Like any plant, cannabis needs water to grow, but Chris Dillis, a researcher at the University of California, Berkeley says it’s no different from other irrigated crops.

“When cannabis is grown in areas that are more home to traditional agriculture, it's really not all that different from other crops in terms of water requirements,” Dillis says.

But not all cannabis farms are using that much water. Outside Stillwater, Oklahoma, Iris Farms grows about 5,000 marijuana plants in a large metal building. Head grower Adam Miller says he fills up two 55 gallon tanks to water the plants.

“I'm watering individual plants, you know, half gallon of water at a time and they're irrigating a field and the space between the rows and everything else is absorbing all that water,” Miller says. “So they just have to use a whole lot of it.”

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Credit Seth Bodine/Harvest Public Media
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Adam Miller, the lead grower of Iris Farms outside Stillwater, Oklahoma stands next to cannabis plants he is in charge of growing. He has about 5,000 plants in all stages of growing.

The monthly water bill at Iris Farms is only about $40, each month but with lighting and fans, the electric bill can be as high as $3,000.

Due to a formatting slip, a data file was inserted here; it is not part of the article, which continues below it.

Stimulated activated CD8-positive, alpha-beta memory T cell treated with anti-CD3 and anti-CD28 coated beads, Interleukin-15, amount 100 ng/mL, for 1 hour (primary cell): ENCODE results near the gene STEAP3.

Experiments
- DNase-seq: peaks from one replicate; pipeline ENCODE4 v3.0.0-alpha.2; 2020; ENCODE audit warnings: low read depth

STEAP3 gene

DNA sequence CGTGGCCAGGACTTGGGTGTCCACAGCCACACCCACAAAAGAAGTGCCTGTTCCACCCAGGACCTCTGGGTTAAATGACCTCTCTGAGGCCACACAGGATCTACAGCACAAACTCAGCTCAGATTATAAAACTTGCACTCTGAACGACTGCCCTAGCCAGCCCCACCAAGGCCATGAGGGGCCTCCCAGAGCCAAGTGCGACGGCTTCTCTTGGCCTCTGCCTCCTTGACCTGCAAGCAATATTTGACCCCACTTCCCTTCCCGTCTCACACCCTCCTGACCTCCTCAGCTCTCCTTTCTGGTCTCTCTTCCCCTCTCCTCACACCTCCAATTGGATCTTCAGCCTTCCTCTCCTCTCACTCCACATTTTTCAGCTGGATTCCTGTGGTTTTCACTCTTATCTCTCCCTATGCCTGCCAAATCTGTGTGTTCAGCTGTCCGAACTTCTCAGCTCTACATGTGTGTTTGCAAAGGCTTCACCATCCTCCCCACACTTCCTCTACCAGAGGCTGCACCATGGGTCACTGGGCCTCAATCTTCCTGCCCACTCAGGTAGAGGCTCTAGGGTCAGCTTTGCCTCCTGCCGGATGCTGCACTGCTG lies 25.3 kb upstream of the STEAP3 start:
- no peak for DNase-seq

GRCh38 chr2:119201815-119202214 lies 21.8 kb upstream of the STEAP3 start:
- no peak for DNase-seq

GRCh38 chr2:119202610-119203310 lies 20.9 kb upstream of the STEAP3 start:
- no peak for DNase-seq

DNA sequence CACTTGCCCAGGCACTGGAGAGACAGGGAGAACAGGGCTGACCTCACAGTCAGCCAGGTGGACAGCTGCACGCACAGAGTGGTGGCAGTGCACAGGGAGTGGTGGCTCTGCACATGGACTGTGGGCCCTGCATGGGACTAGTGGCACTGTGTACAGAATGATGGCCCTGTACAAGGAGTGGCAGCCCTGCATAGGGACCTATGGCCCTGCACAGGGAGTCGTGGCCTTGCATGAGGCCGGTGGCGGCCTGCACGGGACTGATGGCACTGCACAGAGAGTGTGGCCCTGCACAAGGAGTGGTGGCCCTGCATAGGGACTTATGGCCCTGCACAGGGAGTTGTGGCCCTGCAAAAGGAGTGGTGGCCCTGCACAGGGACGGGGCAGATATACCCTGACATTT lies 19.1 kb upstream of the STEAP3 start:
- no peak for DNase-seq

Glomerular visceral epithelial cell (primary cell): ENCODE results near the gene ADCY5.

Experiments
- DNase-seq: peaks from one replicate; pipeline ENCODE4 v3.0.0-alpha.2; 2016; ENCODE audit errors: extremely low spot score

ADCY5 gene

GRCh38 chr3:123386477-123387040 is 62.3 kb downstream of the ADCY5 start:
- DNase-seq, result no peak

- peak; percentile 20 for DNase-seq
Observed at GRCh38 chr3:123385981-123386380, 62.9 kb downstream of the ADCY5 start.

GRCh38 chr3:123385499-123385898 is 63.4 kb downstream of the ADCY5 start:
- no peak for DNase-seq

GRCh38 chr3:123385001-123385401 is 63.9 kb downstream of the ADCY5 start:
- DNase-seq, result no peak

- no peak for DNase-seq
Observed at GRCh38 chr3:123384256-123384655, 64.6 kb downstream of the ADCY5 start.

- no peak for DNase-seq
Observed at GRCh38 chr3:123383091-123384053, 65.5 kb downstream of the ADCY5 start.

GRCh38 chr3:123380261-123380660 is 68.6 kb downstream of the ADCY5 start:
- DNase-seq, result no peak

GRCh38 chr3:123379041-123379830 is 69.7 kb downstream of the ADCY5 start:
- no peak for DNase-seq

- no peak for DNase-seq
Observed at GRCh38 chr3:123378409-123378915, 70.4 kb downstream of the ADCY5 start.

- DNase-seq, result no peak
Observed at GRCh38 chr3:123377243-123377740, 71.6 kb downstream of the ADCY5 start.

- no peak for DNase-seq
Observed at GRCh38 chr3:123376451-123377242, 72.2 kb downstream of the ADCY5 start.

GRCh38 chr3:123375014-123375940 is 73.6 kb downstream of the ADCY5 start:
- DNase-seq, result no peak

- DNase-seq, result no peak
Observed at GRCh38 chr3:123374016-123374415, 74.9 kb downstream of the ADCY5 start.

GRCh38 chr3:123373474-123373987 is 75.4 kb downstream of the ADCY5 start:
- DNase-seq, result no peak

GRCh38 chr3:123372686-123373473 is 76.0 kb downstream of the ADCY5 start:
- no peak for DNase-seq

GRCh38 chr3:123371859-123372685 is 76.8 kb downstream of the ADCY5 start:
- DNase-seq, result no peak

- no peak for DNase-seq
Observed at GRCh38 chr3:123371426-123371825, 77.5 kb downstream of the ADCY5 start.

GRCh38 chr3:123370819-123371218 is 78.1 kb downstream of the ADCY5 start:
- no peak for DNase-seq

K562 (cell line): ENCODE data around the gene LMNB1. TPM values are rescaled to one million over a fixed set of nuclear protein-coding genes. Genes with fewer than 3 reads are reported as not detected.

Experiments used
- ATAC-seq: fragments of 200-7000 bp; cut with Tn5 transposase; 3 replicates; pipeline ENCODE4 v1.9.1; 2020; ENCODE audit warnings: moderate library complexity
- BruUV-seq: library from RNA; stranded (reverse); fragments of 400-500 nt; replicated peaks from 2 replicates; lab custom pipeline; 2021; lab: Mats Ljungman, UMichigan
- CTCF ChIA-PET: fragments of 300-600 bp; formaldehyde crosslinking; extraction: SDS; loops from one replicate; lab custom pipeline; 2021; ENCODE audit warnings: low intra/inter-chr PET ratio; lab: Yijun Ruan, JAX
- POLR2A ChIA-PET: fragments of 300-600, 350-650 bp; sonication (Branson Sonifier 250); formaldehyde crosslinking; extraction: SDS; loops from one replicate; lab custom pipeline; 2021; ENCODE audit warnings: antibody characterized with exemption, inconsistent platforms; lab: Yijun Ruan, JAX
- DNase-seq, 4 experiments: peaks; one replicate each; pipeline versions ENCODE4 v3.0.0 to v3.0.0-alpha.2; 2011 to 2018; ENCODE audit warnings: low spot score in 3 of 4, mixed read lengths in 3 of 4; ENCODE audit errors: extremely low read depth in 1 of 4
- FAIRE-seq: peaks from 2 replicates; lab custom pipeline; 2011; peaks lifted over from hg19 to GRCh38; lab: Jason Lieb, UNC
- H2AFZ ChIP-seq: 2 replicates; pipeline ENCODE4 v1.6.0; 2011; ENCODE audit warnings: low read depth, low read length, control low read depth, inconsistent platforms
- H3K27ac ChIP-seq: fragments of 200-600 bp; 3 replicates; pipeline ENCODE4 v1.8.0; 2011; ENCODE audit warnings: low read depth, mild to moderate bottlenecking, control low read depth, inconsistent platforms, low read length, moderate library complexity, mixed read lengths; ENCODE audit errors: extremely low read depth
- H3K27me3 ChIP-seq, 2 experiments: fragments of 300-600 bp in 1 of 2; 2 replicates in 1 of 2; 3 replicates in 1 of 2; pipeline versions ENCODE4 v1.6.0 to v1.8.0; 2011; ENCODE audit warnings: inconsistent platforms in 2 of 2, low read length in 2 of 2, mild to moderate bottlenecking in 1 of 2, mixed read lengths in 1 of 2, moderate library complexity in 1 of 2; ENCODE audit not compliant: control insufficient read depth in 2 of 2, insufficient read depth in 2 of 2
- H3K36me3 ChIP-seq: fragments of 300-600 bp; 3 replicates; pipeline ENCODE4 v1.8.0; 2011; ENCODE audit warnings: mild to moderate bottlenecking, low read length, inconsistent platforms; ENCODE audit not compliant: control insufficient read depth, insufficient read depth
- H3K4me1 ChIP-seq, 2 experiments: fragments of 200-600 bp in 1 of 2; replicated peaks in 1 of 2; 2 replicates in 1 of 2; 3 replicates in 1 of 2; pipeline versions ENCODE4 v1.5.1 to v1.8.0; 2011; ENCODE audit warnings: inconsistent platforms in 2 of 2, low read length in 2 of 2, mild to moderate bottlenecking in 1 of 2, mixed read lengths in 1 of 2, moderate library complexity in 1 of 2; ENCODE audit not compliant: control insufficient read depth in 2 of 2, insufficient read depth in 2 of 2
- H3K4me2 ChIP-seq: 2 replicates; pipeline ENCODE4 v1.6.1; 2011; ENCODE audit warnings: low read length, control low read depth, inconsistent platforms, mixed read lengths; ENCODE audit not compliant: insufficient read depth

Rural electric cooperatives are facing challenges that come with providing the necessary electricity for large indoor growing operations. Logan Pleasant, the director of operations at Lake Region Electric Cooperative, says there are more than a hundred growers that use their electric system.

“Most of these large growers that have come in have requested somewhere between a one- and two-megawatt load,” Pleasant says. “So if you add them all up, these growers are using as much power as a small city.”

Pleasant says they’ve started requesting that the indoor farms use electrical engineers and designers to get a more accurate picture of electric needs. That’s helped, but it has only gone so far, he says.

“Unfortunately, when the rubber meets the road, even though they've gone out and asked these engineering firms to help them figure out what they need, once they start construction, they're not following the plans,” Pleasant says. “And that's been kind of a challenge for us.”